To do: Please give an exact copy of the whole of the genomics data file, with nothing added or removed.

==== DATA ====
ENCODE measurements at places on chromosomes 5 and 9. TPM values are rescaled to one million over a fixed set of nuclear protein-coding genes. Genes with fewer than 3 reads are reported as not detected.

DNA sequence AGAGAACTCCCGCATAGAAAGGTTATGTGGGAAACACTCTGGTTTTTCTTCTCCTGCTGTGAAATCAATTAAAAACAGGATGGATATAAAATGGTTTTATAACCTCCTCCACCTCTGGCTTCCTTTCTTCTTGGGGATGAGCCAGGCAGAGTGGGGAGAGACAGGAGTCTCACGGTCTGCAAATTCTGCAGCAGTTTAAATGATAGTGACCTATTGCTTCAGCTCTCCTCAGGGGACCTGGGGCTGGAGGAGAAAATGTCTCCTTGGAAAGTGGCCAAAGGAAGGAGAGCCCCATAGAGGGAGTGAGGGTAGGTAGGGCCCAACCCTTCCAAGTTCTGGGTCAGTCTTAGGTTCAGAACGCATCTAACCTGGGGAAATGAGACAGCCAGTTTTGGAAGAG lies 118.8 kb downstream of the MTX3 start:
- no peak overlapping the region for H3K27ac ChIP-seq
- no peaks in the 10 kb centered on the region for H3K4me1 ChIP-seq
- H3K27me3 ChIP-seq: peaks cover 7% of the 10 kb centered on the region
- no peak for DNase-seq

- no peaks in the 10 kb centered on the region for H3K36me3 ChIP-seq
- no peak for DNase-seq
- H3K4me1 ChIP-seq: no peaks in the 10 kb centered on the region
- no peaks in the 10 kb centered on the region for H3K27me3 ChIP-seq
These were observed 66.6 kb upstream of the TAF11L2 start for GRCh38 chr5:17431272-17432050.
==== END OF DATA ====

ENCODE measurements at places on chromosomes 5 and 9. TPM values are rescaled to one million over a fixed set of nuclear protein-coding genes. Genes with fewer than 3 reads are reported as not detected.

DNA sequence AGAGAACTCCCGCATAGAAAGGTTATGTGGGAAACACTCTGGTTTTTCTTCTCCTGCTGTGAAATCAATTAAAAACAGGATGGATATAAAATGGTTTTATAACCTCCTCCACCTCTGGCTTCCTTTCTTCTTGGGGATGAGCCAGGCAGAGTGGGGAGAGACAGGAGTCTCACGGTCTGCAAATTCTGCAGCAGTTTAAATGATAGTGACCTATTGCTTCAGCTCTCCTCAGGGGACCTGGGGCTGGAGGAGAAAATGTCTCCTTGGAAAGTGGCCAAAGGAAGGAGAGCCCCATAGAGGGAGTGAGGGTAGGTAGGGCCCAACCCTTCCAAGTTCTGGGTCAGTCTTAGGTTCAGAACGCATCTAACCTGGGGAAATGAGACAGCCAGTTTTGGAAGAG lies 118.8 kb downstream of the MTX3 start:
- no peak overlapping the region for H3K27ac ChIP-seq
- no peaks in the 10 kb centered on the region for H3K4me1 ChIP-seq
- H3K27me3 ChIP-seq: peaks cover 7% of the 10 kb centered on the region
- no peak for DNase-seq

- no peaks in the 10 kb centered on the region for H3K36me3 ChIP-seq
- no peak for DNase-seq
- H3K4me1 ChIP-seq: no peaks in the 10 kb centered on the region
- no peaks in the 10 kb centered on the region for H3K27me3 ChIP-seq
These were observed 66.6 kb upstream of the TAF11L2 start for GRCh38 chr5:17431272-17432050.